It was a system that was developed independently on opposite sides of the world: There were significant similarities and few differences.
Japanese Feudalism Japanese Feudalism Social class and military dictatorship were the foundations of the feudal structure of Japan. Each rank of the feudal hierarchy was allotted clearly defined limits above or below which it was impermissible to pass.
The principle of knowing one's place was of paramount performance: In the 12th century samurais began to assume power. The feudal system seemed to revolve around the samurais. The samurais dominated feudal society.
A feudal-style relationship existed between the lord and his samurai, and the samurai often served the same family for many years. At one time the samurai were farmers-warriors only going to war when needed, but with the increased warfare their responsibilities became distinct and they became an official class.
The samurai lived by a strict code of conduct. They were held to a highly developed warrior ethic, which consisted of bravery, loyalty and honor. They were expected to face pain and even death. The code stressed family honor above all else.
Emperors continued to reign, but no longer ruled. The civil wars and anarchy that Japan faced prior toset the stage for a new ruling system called SeiiTaishogun. Due to this type of military dictatorship the shogun, while second in power actually ruled all of Japan. They dictated the rules that the daimyos had to go by.
The daimyos were next in the structure and they consisted of noble lords that represented various clans and controlled parts of Japan through their regiment of samurais. Each daimyo could control their own section as they saw fit as long as it was in accordance with the regulation handed down by the shogun.
In order to insure the cooperation of the daimyo, and the willingness of them to follow the rules, their wives and children were required to live in the capital; while the daimyos themselves has to alternate their places to live.
The daimyos were given no choice but to accept the system of alternate attendance.
The commoners are next on the social structure. They consisted of the peasants, artisans and the merchants. Although the merchants were of lower class they controlled most of the country's economics. Through all of the social reform that the shogun era established probably the greatest achievement by this government was its isolationism from the outside world.Compare and Contrast Essay ~ Feudal Japan and Europe The feudal system; a system by which the holding of estates in land is made dependent upon an obligation to render military service to the king or feudal .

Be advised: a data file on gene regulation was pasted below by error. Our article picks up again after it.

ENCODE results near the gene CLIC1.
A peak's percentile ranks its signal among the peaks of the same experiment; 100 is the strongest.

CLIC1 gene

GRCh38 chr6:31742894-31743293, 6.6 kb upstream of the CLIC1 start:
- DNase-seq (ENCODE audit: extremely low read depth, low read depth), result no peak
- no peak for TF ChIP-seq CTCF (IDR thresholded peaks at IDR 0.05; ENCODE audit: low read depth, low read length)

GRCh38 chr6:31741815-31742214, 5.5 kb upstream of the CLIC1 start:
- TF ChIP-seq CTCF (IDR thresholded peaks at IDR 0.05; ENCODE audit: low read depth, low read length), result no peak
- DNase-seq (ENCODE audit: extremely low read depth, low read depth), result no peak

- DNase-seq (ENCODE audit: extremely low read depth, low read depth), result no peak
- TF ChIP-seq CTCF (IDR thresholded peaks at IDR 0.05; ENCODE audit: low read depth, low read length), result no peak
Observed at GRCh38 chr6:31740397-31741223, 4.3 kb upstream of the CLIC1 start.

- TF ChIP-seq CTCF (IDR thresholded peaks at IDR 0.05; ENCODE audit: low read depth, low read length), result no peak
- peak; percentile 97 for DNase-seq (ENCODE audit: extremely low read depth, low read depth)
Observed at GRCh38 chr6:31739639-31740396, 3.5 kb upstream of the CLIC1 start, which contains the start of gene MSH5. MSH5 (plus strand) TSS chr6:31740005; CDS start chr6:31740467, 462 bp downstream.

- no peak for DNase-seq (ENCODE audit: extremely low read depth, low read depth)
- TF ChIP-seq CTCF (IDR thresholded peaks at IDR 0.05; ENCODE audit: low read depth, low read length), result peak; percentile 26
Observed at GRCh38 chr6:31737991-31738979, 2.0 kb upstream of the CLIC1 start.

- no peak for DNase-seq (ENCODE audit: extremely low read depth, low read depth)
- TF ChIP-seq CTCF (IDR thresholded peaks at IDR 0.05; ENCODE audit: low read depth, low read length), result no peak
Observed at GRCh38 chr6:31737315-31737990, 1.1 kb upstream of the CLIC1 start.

Comparing Japanese and Western European Feudalism Feudalism, beginning in Western Europe and later appearing in Japan, is the system of government in which nobles have certain owed loyalties to the king, in return for grants of land which are run by the serfs.
Compare and Contrast Essay ~ Feudal Japan and Europe The feudal system; a system by which the holding of estates in land is made dependent upon an obligation to render military service to the king or feudal superior.
Compare and Contrast Feudal Japan & Europe. STUDY. PLAY. feudal medieval Japan.
feudal medieval Europe. Pope is the religious leader. Emperor is the religious leader. Daimyos were vassals. Nobles were vassals to higher ranking Lords.
Shoguns gave lands to daimyos. Kings provided lands to . Jan 15, · This is for my AP World History class and it is one of the possible essay prompts for the final exam.
Prompt: Compare and contrast political and social elements of Japanese and European heartoftexashop.com: Resolved. Comparing Japanese and Western European Feudalism Feudalism, beginning in Western Europe and later appearing in Japan, is the system of government in which nobles have certain owed loyalties to the king, in return for grants of land which are run by the serfs.